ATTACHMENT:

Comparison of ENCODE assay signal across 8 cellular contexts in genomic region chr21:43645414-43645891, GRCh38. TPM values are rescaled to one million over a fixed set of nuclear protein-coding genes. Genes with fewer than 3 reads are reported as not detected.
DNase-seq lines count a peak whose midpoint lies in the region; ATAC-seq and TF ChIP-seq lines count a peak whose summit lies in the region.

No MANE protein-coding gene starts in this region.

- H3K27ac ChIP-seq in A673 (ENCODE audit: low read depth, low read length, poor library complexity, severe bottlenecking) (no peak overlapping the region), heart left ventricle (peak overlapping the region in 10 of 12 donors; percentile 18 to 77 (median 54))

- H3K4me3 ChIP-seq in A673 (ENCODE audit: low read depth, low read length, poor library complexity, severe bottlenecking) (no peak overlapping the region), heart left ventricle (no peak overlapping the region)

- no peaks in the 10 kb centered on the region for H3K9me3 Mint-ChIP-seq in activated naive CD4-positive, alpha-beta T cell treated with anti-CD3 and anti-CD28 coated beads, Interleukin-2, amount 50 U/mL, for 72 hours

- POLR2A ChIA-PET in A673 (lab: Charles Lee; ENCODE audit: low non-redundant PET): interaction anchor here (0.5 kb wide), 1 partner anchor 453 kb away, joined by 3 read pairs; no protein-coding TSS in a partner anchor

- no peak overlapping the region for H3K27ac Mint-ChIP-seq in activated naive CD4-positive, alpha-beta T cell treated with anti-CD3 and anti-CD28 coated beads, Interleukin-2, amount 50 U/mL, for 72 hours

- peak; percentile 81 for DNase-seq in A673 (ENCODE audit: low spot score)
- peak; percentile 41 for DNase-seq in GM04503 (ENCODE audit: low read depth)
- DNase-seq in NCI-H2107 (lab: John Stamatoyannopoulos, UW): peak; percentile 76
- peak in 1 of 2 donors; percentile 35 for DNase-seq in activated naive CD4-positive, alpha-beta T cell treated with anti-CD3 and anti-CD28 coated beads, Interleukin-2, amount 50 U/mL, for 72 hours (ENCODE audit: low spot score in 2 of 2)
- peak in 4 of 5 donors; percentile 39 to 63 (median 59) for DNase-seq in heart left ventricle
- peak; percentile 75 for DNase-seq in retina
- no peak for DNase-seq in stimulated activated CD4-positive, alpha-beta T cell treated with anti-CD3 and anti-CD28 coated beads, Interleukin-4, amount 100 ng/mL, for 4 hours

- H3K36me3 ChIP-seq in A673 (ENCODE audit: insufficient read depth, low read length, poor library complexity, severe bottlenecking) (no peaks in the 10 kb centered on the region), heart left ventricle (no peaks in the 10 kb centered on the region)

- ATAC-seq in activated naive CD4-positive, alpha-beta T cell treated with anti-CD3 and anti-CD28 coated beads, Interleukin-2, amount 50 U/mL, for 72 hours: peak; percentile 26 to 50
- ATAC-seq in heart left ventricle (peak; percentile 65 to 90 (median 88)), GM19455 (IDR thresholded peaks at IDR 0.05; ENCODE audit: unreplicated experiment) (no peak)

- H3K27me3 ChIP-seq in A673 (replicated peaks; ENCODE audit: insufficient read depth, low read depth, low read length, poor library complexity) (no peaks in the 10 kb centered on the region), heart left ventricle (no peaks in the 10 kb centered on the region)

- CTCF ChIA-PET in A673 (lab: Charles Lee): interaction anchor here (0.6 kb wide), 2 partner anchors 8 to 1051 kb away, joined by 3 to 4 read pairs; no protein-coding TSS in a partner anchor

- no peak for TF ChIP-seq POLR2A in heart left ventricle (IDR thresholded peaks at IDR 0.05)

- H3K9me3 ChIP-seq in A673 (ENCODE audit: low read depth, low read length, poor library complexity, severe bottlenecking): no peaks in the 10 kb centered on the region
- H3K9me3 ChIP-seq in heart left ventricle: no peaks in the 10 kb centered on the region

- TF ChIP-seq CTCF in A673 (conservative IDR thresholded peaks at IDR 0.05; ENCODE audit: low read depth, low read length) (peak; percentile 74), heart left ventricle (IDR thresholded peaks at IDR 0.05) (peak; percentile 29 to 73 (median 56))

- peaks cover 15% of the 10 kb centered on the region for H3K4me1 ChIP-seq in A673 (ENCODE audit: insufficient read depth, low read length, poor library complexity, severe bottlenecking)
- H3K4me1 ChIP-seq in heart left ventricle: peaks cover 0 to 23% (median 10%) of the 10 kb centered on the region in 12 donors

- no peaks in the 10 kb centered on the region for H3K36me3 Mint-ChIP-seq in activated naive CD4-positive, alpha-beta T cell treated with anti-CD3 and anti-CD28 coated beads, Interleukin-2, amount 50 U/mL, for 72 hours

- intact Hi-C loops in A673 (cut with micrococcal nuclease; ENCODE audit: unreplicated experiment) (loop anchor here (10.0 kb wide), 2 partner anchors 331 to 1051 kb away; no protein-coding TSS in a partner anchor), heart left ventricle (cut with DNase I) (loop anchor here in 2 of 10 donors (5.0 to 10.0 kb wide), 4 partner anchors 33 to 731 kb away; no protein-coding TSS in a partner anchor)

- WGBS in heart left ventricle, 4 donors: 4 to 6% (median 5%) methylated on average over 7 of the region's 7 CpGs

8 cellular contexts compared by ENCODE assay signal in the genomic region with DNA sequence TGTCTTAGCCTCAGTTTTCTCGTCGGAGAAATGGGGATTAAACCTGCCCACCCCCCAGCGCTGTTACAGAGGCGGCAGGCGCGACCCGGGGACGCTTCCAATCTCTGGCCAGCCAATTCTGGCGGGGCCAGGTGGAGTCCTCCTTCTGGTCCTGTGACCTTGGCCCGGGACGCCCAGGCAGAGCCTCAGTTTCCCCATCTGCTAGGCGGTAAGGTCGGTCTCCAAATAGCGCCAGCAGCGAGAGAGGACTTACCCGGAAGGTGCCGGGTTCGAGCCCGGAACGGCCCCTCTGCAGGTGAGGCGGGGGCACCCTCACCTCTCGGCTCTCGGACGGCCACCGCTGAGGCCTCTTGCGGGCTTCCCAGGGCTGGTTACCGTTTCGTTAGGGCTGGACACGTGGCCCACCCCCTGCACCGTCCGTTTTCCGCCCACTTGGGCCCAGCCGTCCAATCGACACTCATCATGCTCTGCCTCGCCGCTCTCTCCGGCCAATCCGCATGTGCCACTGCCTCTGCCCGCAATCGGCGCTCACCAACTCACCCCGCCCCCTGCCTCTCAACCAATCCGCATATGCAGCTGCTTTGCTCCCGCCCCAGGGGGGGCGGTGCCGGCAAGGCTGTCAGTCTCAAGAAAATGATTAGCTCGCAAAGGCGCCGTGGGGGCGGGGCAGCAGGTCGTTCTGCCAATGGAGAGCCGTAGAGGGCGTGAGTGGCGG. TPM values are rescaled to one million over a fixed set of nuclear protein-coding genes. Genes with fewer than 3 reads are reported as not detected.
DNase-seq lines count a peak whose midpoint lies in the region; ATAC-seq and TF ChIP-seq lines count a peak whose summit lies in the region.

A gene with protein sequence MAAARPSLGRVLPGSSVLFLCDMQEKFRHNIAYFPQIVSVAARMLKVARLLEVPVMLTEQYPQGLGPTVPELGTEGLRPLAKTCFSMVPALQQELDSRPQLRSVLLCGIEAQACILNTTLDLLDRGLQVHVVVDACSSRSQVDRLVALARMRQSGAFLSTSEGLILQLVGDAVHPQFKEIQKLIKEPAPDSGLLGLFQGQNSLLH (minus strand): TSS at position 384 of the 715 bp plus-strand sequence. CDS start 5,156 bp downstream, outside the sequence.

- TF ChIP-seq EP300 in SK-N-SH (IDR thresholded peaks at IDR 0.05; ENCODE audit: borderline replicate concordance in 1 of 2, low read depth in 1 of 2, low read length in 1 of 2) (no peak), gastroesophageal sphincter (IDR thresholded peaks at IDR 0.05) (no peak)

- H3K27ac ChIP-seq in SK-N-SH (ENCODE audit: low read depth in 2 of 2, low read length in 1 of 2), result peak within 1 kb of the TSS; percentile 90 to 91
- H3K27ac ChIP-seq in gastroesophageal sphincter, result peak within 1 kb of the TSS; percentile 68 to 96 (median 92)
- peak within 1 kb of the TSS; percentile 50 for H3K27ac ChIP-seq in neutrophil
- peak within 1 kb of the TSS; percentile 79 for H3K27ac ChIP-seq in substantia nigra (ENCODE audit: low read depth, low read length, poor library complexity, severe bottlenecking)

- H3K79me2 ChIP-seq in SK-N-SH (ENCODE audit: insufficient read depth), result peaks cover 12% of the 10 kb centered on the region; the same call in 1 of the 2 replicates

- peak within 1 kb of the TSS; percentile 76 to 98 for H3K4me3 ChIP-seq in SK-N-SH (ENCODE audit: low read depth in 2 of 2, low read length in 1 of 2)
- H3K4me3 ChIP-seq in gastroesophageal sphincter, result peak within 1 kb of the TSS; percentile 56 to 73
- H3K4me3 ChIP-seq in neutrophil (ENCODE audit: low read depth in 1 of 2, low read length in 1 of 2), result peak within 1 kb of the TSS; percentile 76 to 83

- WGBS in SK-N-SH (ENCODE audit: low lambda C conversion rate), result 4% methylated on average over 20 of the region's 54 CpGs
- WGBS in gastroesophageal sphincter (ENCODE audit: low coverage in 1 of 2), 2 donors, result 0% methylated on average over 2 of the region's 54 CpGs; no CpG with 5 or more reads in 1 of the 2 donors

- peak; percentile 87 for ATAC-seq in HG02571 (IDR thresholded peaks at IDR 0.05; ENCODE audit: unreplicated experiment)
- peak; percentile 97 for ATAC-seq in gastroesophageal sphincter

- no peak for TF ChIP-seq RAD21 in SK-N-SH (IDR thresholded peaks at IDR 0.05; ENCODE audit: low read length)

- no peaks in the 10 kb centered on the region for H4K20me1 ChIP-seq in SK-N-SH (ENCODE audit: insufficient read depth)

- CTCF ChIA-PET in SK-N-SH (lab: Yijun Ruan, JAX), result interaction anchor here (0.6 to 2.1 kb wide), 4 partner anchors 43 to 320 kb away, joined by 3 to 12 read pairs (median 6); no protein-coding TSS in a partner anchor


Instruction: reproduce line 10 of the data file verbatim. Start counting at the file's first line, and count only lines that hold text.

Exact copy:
- peak; percentile 41 for DNase-seq in GM04503 (ENCODE audit: low read depth)